Making Sense of the Three Most Confusing Complexity of Data Categories
August 14, 2023
Based on questions from our clients and readers, there appears to be a lot of confusion about definitions and interpretations of several categories involving “Complexity of Data.” So, in this week’s edition of Coffee & Coding, let’s take a closer look at the three categories that appear to generate the most questions.
1. Assessment requiring an independent historian
We frequently hear questions like: “What constitutes an independent historian?” and “When are they used?” Put simply, an independent historian is someone who can advocate on behalf of a patient unable to communicate for themselves due to factors like age or disability. For instance, a mother, father, grandparent, or guardian can act as an independent historian for a child during a sick visit or physical exam. In the case of an older adult dealing with conditions such as dementia, Alzheimer’s, cognitive decline, stroke, or other impairments affecting memory or speech, an independent historian could be a family member, healthcare proxy, nursing/assisted living aide, or any individual responsible for the senior’s care.
2. Independent interpretation of tests performed by another physician or qualified health care professional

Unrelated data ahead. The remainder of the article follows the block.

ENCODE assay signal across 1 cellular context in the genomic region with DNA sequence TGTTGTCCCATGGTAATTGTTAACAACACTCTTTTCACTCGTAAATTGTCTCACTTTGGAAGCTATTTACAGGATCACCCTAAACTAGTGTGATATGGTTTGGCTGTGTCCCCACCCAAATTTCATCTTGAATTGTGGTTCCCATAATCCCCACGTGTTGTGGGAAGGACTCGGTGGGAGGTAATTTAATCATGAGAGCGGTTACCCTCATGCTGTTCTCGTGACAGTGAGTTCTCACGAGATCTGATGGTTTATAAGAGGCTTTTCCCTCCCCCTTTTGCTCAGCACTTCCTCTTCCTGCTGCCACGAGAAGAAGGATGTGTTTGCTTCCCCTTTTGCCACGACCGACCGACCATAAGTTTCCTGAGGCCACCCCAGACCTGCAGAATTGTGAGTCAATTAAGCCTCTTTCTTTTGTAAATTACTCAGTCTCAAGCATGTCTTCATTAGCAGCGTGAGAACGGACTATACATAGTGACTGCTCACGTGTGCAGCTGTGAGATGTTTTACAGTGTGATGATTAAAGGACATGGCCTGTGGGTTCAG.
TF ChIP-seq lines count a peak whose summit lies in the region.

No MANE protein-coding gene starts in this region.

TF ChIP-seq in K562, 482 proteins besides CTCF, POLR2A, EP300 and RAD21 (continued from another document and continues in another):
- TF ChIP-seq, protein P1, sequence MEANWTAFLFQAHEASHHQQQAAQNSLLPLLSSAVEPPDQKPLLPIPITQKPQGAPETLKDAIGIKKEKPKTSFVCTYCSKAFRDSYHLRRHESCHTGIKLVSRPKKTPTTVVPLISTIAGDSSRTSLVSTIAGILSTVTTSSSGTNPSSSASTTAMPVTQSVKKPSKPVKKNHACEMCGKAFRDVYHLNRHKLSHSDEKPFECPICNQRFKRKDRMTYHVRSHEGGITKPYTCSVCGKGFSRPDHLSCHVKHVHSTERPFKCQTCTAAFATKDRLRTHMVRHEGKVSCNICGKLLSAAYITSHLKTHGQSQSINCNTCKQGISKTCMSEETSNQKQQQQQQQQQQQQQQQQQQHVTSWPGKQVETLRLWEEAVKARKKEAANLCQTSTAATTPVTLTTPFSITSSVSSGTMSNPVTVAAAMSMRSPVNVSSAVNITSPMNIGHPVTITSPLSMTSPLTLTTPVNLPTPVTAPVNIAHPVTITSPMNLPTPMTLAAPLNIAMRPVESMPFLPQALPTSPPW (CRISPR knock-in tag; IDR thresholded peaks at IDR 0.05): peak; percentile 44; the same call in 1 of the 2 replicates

The two most common scenarios in which this category is appropriate are:
- When a patient from a specialty practice brings their ED/PCP records; and
- When lab testing and/or imaging are conducted at a facility different from where the patient is receiving care.
One frequent point of confusion: If the physician both orders and interprets the X-ray, then your group can only receive credit for the order, even if the imaging was conducted at a different location. According to the MDM (Medical Decision-Making) guidelines, this would be considered “double-dipping.”
3. Discussion of management or test interpretation
This category—the most confusing of all—applies when the physician discusses patient management or test interpretation with an external physician or other qualified healthcare professional. In other words, this category captures physician-to-physician discussions that extend outside the practice. Typically, this involves communication between the primary care physician (PCP) and an external specialist, such as an orthopedist, an ER physician, or a mental health professional. It’s important to note that discussions involving an external physician or qualified healthcare professional are the ONLY instances where this category can be applied to the medical decision-making process.
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CPC, CFPC, CEMC
Senior Manager, Regulatory and Coding Compliance